Anyone who has ever looked into any type of musical diploma will know that all of those letters after peoples names can be very confusing even to people like me who are musicians, in fact I still have to look some of them up when I get handed a business card, thank goodness for Google !!

At this point I didn’t know which level I was going for or even which one I had any chance of getting, DipLCM, ALCM, LLCM or FLCM ?

It made sense to try and do the diploma with the London College of Music knowing I could ask Jayne & Gill anything I needed to know.

So I thought start in the middle “Maybe ALCM ?” which stands for Associate of the London College of Music or “I might qualify for a LLCM ?” which stands for Licentiate of the London College of Music. I should qualify for at least a DipLCM I thought which is just short for Diploma of the London College of Music.

Having never even done any Grades in Electronic Organ I just didn’t know.
The first thing I had to do was write a letter to the Chief Examiner explaining why I thought I qualified for a diploma with at least 2 accompanying letters of recommendation from people I had worked with over the years to support my application.

Anyone who knows me personally will know how hard I found it to write a letter about myself as I don’t particularly like blowing my own trumpet, I always remember Brian Rodwell saying to me years ago “You can always tell a good organist, he’s the one not telling you how brilliant he is”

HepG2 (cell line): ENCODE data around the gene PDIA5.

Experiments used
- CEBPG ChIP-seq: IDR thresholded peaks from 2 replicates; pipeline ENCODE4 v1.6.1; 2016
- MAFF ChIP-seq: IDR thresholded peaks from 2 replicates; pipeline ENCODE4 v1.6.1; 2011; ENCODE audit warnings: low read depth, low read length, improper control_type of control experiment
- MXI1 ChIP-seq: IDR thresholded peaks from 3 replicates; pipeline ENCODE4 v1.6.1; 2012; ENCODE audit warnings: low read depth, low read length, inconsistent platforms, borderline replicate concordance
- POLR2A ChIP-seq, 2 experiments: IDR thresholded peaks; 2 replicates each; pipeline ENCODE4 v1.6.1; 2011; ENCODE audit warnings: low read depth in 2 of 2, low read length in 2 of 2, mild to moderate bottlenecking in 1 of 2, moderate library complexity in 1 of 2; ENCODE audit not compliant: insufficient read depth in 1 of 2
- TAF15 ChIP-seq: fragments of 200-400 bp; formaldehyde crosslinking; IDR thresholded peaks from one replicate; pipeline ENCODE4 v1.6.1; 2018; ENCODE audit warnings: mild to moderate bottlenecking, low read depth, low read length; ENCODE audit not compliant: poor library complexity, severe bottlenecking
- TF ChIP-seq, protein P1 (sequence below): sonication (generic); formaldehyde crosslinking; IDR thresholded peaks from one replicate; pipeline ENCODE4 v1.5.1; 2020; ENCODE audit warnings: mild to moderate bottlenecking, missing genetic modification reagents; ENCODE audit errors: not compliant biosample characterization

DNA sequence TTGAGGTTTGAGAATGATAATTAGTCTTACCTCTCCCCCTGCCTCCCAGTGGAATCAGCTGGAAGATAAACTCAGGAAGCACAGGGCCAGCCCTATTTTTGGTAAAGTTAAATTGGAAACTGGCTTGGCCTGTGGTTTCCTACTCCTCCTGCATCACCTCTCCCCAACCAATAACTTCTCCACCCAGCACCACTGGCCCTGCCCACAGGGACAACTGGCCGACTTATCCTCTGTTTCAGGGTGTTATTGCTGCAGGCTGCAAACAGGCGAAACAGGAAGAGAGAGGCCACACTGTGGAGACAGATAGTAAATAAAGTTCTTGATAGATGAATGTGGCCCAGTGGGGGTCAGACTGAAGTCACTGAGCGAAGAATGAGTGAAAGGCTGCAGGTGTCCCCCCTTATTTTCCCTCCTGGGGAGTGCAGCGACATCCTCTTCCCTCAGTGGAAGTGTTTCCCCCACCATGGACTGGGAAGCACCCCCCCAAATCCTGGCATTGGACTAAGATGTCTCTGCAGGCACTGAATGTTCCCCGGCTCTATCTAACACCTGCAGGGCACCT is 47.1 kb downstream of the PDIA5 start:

So I approached one of my oldest and closest friends John Jackaman who over the years I have done a lot of charity work with for ‘Imperial Cancer Research’ as well as other shows over the years I also asked fellow musician & teacher Penny Weedon (ARCO, FLCM).

They both wrote brilliant letters of recommendation about me which both made me feel quite humble when I read them.

I also had to send through a number of recordings of my performances as audio files to prove that I was a musician and give the examiner an idea of my playing ability.

In the meantime Jayne who having worked as a LCM Area Representative for a number of years ………..if I tell you how many years she’ll kill me, spoke to the Chief Examiner of the London College of Music on my behalf to see which diploma I should go for.

My sheer shock and amazement when the answer came back to me via email that he wanted me to enter straight at the highest level, Fellowship, was so much I nearly dropped my MacBook when I read the email !
There’s No Turning Back Now !